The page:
royal viewing gallery, its roof supported by 18 graceful wooden columns. Shah
Abbâs’ stone goal posts (fig. 6. and 7), as well as the palace, the mosque and the
bazaar can still be seen today, although ornamental pools and gardens have
replaced the field where ponies galloped and mallets flayed centuries ago. The
Bazaar in Esfahan offers, in addition to the normal wares of an Eastern market,
an astonishing variety of souvenirs decorated with old polo scenes copied from
can note at sites like Esfahan and also in early art and literature certain
differences between the polo of past centuries and the game as we know it today.
The fields were often longer and narrower. Teams were frequently much larger
than the four-a-side standard of today. While the game was sometimes started
with the ball placed at midfield with the two teams charging one another from
opposite ends, at other times the ball was thrown into the air and hit towards
one of the goals. Mallets were of shapes which would appear curious to the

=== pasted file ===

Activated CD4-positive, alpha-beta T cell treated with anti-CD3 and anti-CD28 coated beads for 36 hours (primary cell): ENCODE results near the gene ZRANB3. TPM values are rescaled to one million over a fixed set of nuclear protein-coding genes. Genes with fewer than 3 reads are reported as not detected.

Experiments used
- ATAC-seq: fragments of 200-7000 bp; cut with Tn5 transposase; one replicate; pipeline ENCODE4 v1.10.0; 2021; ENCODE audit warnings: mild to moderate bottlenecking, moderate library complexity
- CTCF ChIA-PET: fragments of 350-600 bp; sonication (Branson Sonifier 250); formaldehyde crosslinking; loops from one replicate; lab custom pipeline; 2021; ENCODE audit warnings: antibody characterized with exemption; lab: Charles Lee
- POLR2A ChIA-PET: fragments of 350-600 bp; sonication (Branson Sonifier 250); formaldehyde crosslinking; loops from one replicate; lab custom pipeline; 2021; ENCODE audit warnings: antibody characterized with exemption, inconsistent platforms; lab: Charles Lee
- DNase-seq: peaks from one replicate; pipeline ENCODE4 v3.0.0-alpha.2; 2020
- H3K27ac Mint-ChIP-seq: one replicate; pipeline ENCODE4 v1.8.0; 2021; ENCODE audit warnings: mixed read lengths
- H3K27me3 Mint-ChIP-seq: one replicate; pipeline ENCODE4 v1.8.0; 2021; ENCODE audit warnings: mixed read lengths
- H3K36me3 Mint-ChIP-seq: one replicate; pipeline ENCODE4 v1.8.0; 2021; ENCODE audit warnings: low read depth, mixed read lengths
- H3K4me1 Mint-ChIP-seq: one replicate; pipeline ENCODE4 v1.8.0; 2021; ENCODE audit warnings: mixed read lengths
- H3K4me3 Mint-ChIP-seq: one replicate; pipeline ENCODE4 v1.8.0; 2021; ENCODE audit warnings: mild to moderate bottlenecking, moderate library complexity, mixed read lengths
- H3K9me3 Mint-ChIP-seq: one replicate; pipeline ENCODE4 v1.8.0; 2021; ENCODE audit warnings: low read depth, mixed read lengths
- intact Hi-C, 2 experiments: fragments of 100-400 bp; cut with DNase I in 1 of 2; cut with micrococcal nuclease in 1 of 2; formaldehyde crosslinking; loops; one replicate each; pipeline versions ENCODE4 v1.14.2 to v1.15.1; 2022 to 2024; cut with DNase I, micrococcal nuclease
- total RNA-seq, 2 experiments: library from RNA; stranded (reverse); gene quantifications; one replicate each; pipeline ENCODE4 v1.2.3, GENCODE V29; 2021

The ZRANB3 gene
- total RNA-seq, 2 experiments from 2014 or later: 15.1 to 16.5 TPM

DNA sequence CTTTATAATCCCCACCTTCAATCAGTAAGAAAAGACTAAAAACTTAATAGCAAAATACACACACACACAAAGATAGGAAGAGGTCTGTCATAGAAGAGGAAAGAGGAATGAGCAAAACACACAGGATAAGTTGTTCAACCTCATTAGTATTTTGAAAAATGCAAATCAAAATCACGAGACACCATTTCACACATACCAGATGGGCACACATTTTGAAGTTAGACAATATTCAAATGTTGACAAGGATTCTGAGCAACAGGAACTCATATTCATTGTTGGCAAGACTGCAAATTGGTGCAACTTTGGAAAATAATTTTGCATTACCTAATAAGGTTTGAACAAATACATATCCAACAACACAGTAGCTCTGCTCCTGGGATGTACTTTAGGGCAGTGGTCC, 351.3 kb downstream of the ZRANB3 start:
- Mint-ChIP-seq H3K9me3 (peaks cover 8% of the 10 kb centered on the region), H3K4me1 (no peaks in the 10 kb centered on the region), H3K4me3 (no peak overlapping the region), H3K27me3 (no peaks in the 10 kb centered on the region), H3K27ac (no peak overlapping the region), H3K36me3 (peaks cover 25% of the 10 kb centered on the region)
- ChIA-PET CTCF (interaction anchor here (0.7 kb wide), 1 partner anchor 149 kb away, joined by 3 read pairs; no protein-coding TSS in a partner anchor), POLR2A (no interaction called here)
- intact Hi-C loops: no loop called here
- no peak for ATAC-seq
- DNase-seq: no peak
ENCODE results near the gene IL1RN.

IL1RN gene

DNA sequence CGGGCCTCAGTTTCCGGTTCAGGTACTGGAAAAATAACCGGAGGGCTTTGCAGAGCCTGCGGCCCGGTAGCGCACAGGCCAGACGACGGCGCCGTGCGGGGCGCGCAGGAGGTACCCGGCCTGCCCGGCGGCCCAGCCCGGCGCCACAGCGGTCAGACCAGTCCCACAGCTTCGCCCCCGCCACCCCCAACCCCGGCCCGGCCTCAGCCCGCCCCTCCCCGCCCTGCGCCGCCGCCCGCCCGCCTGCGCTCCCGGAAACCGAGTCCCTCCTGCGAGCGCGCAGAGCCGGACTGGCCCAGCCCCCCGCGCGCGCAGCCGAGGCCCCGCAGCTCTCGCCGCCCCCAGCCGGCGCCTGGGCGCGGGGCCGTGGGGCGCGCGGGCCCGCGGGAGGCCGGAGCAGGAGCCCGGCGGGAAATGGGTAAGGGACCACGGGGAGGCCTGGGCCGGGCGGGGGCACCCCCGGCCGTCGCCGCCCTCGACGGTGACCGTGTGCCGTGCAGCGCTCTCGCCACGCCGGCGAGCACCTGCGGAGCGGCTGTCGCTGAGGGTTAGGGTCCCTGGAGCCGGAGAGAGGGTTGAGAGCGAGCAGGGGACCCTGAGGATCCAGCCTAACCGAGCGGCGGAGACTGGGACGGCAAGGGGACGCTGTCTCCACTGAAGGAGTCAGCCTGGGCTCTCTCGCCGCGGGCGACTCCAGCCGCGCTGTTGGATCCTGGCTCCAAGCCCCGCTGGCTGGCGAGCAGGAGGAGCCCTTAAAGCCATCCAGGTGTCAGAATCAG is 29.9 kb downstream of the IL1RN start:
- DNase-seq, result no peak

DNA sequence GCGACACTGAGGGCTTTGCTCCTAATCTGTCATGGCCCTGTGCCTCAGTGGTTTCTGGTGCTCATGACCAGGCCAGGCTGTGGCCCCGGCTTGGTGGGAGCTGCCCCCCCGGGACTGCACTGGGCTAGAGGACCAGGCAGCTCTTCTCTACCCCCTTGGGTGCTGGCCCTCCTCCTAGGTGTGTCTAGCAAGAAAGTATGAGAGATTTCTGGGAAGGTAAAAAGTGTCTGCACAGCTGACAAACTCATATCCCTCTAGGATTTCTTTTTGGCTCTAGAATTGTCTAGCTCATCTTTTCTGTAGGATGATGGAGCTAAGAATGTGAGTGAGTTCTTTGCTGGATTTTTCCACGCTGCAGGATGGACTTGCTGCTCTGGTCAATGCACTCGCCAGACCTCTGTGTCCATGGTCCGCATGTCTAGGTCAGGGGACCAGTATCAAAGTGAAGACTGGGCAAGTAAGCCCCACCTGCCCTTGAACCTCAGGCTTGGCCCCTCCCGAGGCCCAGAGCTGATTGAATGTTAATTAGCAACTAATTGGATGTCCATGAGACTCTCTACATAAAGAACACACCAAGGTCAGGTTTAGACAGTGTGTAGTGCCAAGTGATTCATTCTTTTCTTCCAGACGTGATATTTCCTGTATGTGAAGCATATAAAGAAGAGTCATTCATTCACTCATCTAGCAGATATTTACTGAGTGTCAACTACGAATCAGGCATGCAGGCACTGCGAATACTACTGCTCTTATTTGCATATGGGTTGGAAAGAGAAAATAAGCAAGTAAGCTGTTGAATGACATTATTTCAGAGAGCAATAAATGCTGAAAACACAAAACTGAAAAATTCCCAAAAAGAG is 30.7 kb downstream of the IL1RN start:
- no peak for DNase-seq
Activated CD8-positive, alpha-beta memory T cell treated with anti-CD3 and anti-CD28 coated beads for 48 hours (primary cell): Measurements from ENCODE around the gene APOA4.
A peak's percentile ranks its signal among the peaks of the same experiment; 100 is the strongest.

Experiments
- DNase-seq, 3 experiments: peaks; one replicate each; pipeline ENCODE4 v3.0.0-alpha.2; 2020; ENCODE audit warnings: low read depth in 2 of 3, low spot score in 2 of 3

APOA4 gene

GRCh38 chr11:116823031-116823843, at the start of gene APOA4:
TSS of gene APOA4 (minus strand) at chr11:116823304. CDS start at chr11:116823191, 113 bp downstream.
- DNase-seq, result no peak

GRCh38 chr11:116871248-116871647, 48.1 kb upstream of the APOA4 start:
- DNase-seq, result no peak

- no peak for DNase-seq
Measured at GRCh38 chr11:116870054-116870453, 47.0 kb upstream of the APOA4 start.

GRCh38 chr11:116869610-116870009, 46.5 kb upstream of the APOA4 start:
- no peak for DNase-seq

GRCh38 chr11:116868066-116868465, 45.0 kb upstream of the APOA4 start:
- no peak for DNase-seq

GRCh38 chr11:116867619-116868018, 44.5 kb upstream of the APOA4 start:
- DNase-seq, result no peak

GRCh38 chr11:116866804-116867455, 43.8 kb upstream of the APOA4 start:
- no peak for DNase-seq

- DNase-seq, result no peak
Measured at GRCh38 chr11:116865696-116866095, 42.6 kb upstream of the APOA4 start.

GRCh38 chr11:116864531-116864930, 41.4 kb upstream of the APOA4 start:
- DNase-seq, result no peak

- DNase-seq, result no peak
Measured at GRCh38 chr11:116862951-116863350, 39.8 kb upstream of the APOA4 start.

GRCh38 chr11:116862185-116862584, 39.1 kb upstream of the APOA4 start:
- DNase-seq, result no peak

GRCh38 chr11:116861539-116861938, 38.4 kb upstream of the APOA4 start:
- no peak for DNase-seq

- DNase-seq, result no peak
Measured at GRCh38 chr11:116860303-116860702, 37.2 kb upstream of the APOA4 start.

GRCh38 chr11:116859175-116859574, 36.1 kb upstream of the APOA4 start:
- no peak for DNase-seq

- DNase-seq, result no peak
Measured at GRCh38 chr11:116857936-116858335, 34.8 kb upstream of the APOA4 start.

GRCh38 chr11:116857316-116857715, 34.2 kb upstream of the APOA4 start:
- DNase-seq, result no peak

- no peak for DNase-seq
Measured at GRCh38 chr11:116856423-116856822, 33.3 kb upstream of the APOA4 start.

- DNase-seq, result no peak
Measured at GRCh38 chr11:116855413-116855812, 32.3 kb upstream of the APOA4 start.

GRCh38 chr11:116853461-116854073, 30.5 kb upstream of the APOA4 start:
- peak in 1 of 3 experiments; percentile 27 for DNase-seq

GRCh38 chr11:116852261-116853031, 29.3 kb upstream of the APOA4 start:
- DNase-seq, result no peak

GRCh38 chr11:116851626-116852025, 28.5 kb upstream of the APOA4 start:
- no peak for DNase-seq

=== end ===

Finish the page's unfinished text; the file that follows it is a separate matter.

players of today. In Japan and in Byzantium, for example, the sticks carried
racquet rather than mallet heads and a leather-covered ball was used.
For more than 2000 yrs, therefore, polo remained a favourite of the rulers of Asia. Queens played alongside Kings, as did the nobility and other mounted warriors.
outside Iran, polo was the nearest equivalent to a national sport in those
times: from Japan to Egypt, and from India to Byzantium. As the great Eastern
Empires collapsed, however, so did the glittering court life of which polo had
been so important a part, and the game itself was preserved only in remote
Three 16th century Iranian Chogân (Polo) sticks